SpineX Develops Non-Invasive Spinal Cord Stimulation Devices for Neurogenic Bladder and Cerebral Palsy

SpineX develops non-invasive spinal cord stimulation devices SCONE and SCiP for neurogenic bladder and cerebral palsy, offering a promising alternative to invasive treatments and improving patients' quality of life.

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Trim Correspondents
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SpineX Develops Non-Invasive Spinal Cord Stimulation Devices for Neurogenic Bladder and Cerebral Palsy

SpineX Develops Non-Invasive Spinal Cord Stimulation Devices for Neurogenic Bladder and Cerebral Palsy

SpineX, an Indian American-run MedTech company, has developed two non-invasive spinal cord stimulation devices, SCONE for adults with neurogenic bladder and SCiP for children with cerebral palsy. The devices are currently undergoing clinical trials and regulatory approval in the United States and India as of April 2024.

Both SCONE and SCiP are based on spinal cord stimulation technology, which involves placing electrodes near the spinal cord to deliver impulses and improve communication between the brain, spinal cord, and muscles. SCONE is a small, battery-powered device the size of a pager that can be used at home by adults, while SCiP uses a lower current to be suitable for children.

Why this matters: SpineX's novel bioelectric approach offers a non-invasive alternative to treat spinal cord-related conditions, potentially providing new hope for managing difficult neurological disorders. The devices' home-based treatment allows for ongoing therapy without frequent clinic visits, which could significantly improve patients' quality of life.

The devices are designed for home use, with an AI-powered companion app to monitor and optimize the therapy. SpineX's founder, Parag Gad, a biomedical engineer with over 15 years of experience in preclinical and clinical research, stated that the devices are classified as having a non-significant risk and are expected to provide functional improvements for patients without the side effects of medications.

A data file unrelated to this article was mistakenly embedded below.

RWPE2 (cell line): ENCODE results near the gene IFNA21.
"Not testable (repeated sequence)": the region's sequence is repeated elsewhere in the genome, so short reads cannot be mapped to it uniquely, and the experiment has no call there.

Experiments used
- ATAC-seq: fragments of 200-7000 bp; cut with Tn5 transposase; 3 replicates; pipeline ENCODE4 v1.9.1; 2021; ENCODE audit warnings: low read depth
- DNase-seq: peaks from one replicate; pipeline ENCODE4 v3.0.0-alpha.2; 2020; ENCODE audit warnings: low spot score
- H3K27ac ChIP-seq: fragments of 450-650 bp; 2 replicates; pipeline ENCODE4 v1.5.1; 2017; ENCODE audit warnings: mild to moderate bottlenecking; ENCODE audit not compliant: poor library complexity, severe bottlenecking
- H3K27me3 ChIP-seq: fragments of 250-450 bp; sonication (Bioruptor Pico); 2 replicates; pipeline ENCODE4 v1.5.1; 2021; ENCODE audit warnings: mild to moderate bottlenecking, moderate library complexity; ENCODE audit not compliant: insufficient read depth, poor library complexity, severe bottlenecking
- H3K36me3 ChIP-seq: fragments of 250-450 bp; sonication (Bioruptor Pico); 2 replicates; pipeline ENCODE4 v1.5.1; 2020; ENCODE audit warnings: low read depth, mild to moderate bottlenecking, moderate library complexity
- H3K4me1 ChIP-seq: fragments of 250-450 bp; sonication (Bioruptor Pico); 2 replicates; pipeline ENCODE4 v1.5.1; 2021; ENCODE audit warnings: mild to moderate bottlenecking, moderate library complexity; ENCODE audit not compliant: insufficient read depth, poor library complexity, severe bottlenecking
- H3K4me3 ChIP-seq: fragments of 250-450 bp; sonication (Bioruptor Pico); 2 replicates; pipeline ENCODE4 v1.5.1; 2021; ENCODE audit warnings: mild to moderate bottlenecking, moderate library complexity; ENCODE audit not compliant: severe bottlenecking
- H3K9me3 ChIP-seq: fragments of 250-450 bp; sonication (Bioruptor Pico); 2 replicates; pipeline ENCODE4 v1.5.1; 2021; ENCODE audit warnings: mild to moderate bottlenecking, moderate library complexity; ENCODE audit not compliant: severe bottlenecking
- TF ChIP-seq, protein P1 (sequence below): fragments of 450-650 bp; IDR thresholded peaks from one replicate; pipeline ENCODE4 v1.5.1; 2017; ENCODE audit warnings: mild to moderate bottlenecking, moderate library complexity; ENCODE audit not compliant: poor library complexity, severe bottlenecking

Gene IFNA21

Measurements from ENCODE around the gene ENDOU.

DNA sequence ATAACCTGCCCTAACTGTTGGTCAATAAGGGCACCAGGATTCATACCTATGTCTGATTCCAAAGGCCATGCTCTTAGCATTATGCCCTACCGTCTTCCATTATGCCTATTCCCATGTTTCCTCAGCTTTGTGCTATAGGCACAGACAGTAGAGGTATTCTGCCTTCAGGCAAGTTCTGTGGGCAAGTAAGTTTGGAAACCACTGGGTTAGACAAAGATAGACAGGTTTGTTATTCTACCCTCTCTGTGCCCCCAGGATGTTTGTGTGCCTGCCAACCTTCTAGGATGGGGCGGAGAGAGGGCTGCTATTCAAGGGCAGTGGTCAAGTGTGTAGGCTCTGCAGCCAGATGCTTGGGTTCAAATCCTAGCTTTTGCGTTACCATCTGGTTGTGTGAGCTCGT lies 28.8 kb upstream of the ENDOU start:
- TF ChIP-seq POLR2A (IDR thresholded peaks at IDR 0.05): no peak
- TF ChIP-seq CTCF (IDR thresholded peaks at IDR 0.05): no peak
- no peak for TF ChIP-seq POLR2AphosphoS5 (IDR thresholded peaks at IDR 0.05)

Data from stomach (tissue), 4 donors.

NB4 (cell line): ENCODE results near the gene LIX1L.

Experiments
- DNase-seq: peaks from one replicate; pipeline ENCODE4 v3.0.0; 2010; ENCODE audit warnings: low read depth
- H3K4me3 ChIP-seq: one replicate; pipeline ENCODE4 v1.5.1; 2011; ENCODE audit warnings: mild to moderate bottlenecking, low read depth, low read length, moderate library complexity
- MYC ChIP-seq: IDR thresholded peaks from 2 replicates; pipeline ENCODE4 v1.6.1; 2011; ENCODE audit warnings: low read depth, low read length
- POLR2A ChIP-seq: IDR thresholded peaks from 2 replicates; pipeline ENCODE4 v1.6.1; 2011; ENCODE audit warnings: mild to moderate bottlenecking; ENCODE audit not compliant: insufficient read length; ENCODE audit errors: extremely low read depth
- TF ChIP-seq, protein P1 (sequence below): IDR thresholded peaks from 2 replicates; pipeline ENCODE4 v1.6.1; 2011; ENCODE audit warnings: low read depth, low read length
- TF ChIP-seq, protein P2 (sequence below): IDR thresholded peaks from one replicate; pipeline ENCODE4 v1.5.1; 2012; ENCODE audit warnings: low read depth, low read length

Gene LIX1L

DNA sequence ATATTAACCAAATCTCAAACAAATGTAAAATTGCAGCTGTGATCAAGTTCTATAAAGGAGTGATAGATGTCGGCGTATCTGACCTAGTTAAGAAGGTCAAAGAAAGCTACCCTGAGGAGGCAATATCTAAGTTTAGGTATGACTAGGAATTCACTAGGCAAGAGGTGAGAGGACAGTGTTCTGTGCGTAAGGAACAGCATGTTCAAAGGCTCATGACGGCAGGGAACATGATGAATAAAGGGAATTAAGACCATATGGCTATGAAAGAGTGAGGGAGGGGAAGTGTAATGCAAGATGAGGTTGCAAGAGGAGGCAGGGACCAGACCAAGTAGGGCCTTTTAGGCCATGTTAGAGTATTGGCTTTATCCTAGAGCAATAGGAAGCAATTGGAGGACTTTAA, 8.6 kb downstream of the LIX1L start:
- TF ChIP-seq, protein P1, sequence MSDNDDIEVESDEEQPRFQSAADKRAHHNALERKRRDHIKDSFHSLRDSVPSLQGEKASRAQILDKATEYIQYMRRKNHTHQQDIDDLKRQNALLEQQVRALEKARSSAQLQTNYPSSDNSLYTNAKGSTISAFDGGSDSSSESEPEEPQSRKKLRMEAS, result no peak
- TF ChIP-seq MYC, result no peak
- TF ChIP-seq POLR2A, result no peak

Multiple clinical studies are underway to validate the effectiveness and safety of the SCONE and SCiP systems, with early results showing promising improvements in functionality. SpineX is working with the FDA in the United States and CDSCO in India to obtain simultaneous regulatory clearance in both countries.

"The devices are not one-size-fits-all and require customization by healthcare professionals based on the patient's needs," Gad explained. Further research is still needed to fully realize the potential of this 'hearing aid for the spine' approach in managing spinal cord-related conditions non-invasively.

Key Takeaways

  • SpineX develops non-invasive spinal cord stimulation devices SCONE and SCiP.
  • Devices use electrodes to improve brain-spinal cord-muscle communication for neurological conditions.
  • Devices are designed for home use with AI-powered companion apps for monitoring.
  • Clinical trials underway to validate effectiveness and safety of SCONE and SCiP.
  • Devices require customization by healthcare professionals based on patient needs.